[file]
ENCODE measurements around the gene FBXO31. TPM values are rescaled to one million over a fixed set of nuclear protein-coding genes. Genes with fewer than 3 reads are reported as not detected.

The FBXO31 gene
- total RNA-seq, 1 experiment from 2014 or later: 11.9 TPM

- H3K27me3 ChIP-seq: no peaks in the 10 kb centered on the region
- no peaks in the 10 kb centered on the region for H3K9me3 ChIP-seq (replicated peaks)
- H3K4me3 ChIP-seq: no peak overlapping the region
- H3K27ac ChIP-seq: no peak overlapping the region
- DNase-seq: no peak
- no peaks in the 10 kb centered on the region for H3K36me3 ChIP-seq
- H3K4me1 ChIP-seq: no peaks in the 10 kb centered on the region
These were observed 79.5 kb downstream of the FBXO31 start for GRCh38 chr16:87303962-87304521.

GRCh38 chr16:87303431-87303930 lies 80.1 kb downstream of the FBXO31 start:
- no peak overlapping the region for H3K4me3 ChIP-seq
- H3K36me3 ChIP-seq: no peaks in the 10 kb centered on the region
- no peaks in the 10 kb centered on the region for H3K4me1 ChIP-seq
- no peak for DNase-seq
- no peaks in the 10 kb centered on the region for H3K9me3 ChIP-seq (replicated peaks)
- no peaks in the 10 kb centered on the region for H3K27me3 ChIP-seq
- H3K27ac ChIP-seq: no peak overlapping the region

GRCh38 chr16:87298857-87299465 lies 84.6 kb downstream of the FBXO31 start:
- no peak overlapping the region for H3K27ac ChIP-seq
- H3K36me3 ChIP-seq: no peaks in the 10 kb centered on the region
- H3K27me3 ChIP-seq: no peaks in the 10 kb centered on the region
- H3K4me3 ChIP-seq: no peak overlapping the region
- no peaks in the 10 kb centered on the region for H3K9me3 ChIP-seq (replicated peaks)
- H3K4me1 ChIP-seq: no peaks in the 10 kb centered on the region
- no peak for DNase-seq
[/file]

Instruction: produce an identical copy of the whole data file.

ENCODE measurements around the gene FBXO31. TPM values are rescaled to one million over a fixed set of nuclear protein-coding genes. Genes with fewer than 3 reads are reported as not detected.

The FBXO31 gene
- total RNA-seq, 1 experiment from 2014 or later: 11.9 TPM

- H3K27me3 ChIP-seq: no peaks in the 10 kb centered on the region
- no peaks in the 10 kb centered on the region for H3K9me3 ChIP-seq (replicated peaks)
- H3K4me3 ChIP-seq: no peak overlapping the region
- H3K27ac ChIP-seq: no peak overlapping the region
- DNase-seq: no peak
- no peaks in the 10 kb centered on the region for H3K36me3 ChIP-seq
- H3K4me1 ChIP-seq: no peaks in the 10 kb centered on the region
These were observed 79.5 kb downstream of the FBXO31 start for GRCh38 chr16:87303962-87304521.

GRCh38 chr16:87303431-87303930 lies 80.1 kb downstream of the FBXO31 start:
- no peak overlapping the region for H3K4me3 ChIP-seq
- H3K36me3 ChIP-seq: no peaks in the 10 kb centered on the region
- no peaks in the 10 kb centered on the region for H3K4me1 ChIP-seq
- no peak for DNase-seq
- no peaks in the 10 kb centered on the region for H3K9me3 ChIP-seq (replicated peaks)
- no peaks in the 10 kb centered on the region for H3K27me3 ChIP-seq
- H3K27ac ChIP-seq: no peak overlapping the region

GRCh38 chr16:87298857-87299465 lies 84.6 kb downstream of the FBXO31 start:
- no peak overlapping the region for H3K27ac ChIP-seq
- H3K36me3 ChIP-seq: no peaks in the 10 kb centered on the region
- H3K27me3 ChIP-seq: no peaks in the 10 kb centered on the region
- H3K4me3 ChIP-seq: no peak overlapping the region
- no peaks in the 10 kb centered on the region for H3K9me3 ChIP-seq (replicated peaks)
- H3K4me1 ChIP-seq: no peaks in the 10 kb centered on the region
- no peak for DNase-seq